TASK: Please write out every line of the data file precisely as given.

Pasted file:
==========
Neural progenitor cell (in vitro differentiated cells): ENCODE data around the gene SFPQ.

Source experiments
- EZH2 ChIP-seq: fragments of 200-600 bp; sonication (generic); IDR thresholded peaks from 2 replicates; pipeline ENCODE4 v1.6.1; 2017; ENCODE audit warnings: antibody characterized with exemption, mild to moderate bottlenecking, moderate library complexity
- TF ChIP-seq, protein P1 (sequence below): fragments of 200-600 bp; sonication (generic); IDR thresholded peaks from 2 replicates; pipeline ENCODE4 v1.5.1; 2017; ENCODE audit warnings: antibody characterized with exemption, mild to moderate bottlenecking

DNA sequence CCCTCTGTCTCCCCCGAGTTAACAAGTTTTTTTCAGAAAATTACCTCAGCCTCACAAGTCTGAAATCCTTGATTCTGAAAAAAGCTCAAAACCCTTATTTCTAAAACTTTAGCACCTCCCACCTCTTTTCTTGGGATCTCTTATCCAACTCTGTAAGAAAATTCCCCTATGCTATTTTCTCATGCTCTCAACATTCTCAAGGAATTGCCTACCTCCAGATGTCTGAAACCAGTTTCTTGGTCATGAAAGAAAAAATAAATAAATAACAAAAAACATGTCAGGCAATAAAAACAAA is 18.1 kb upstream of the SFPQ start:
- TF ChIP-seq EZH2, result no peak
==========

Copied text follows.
Neural progenitor cell (in vitro differentiated cells): ENCODE data around the gene SFPQ.

Source experiments
- EZH2 ChIP-seq: fragments of 200-600 bp; sonication (generic); IDR thresholded peaks from 2 replicates; pipeline ENCODE4 v1.6.1; 2017; ENCODE audit warnings: antibody characterized with exemption, mild to moderate bottlenecking, moderate library complexity
- TF ChIP-seq, protein P1 (sequence below): fragments of 200-600 bp; sonication (generic); IDR thresholded peaks from 2 replicates; pipeline ENCODE4 v1.5.1; 2017; ENCODE audit warnings: antibody characterized with exemption, mild to moderate bottlenecking

DNA sequence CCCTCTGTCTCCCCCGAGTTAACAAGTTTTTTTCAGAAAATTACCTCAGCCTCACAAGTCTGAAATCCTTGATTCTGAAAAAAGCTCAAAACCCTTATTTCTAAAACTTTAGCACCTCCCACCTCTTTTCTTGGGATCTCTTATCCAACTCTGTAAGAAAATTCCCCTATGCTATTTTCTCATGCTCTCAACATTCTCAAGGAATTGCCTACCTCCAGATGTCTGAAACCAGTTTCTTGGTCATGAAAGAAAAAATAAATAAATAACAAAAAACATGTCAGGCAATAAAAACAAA is 18.1 kb upstream of the SFPQ start:
- TF ChIP-seq EZH2, result no peak